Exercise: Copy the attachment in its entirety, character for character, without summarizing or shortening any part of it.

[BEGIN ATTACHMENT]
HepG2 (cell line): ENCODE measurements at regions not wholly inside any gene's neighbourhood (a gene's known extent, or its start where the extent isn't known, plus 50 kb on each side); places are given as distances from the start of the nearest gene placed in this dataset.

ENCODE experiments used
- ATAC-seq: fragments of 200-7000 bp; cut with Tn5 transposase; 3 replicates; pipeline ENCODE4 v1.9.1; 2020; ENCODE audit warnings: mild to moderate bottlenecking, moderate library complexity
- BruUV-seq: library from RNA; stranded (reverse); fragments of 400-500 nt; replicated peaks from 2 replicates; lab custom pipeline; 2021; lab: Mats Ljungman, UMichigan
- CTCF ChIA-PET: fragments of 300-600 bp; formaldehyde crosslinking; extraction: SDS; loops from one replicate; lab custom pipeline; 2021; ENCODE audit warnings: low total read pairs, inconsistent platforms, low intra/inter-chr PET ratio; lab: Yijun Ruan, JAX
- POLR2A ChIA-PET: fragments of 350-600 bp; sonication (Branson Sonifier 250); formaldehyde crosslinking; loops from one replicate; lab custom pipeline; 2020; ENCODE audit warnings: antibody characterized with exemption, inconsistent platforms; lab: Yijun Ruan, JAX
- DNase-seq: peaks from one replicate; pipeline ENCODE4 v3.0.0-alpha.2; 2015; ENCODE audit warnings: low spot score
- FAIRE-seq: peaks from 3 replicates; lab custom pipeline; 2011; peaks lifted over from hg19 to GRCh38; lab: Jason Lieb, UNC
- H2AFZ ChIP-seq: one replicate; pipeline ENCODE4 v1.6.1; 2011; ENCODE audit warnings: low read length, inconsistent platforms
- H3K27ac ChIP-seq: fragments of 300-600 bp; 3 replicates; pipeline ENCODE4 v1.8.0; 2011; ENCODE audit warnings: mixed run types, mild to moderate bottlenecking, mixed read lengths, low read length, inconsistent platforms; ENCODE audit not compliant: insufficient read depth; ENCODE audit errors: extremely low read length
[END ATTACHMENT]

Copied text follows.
HepG2 (cell line): ENCODE measurements at regions not wholly inside any gene's neighbourhood (a gene's known extent, or its start where the extent isn't known, plus 50 kb on each side); places are given as distances from the start of the nearest gene placed in this dataset.

ENCODE experiments used
- ATAC-seq: fragments of 200-7000 bp; cut with Tn5 transposase; 3 replicates; pipeline ENCODE4 v1.9.1; 2020; ENCODE audit warnings: mild to moderate bottlenecking, moderate library complexity
- BruUV-seq: library from RNA; stranded (reverse); fragments of 400-500 nt; replicated peaks from 2 replicates; lab custom pipeline; 2021; lab: Mats Ljungman, UMichigan
- CTCF ChIA-PET: fragments of 300-600 bp; formaldehyde crosslinking; extraction: SDS; loops from one replicate; lab custom pipeline; 2021; ENCODE audit warnings: low total read pairs, inconsistent platforms, low intra/inter-chr PET ratio; lab: Yijun Ruan, JAX
- POLR2A ChIA-PET: fragments of 350-600 bp; sonication (Branson Sonifier 250); formaldehyde crosslinking; loops from one replicate; lab custom pipeline; 2020; ENCODE audit warnings: antibody characterized with exemption, inconsistent platforms; lab: Yijun Ruan, JAX
- DNase-seq: peaks from one replicate; pipeline ENCODE4 v3.0.0-alpha.2; 2015; ENCODE audit warnings: low spot score
- FAIRE-seq: peaks from 3 replicates; lab custom pipeline; 2011; peaks lifted over from hg19 to GRCh38; lab: Jason Lieb, UNC
- H2AFZ ChIP-seq: one replicate; pipeline ENCODE4 v1.6.1; 2011; ENCODE audit warnings: low read length, inconsistent platforms
- H3K27ac ChIP-seq: fragments of 300-600 bp; 3 replicates; pipeline ENCODE4 v1.8.0; 2011; ENCODE audit warnings: mixed run types, mild to moderate bottlenecking, mixed read lengths, low read length, inconsistent platforms; ENCODE audit not compliant: insufficient read depth; ENCODE audit errors: extremely low read length